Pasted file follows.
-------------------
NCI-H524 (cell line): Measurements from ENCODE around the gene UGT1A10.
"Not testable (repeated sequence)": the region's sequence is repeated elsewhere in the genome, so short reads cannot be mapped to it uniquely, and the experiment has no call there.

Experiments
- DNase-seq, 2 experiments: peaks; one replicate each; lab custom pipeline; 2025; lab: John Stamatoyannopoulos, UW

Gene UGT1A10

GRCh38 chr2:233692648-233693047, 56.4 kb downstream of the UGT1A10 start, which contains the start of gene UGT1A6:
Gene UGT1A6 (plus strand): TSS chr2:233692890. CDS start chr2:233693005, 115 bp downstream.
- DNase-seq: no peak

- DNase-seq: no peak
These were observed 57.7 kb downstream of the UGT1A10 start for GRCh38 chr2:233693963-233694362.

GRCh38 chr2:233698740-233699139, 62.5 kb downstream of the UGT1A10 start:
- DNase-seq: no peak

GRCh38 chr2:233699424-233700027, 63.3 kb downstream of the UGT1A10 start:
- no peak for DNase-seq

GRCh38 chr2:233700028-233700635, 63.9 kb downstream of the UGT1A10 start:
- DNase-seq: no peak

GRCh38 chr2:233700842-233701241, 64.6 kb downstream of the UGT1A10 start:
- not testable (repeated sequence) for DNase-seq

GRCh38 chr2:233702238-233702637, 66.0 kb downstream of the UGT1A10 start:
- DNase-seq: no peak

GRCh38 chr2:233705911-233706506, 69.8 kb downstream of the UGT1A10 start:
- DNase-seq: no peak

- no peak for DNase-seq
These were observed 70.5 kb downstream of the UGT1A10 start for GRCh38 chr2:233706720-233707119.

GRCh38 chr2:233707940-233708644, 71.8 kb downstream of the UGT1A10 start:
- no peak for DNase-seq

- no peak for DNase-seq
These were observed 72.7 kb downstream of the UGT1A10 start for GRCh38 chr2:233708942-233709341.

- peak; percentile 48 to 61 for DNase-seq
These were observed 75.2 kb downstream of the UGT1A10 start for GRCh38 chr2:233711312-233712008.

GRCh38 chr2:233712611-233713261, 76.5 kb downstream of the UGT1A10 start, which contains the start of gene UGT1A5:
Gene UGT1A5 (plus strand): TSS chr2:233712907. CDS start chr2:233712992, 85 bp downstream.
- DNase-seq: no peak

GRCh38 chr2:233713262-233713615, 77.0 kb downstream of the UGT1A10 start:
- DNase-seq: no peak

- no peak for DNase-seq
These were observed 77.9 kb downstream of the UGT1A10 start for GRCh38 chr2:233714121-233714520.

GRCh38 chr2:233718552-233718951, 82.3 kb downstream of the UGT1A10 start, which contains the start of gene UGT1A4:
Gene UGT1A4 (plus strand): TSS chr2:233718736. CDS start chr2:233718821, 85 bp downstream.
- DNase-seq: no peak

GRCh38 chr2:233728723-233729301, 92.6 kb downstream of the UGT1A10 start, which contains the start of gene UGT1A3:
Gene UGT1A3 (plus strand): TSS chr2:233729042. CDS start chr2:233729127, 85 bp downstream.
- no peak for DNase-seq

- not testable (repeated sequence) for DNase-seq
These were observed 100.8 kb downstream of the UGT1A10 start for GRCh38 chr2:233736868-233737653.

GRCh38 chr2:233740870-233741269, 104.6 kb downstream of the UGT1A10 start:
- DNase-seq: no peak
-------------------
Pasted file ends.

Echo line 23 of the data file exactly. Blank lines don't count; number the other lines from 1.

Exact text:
- no peak for DNase-seq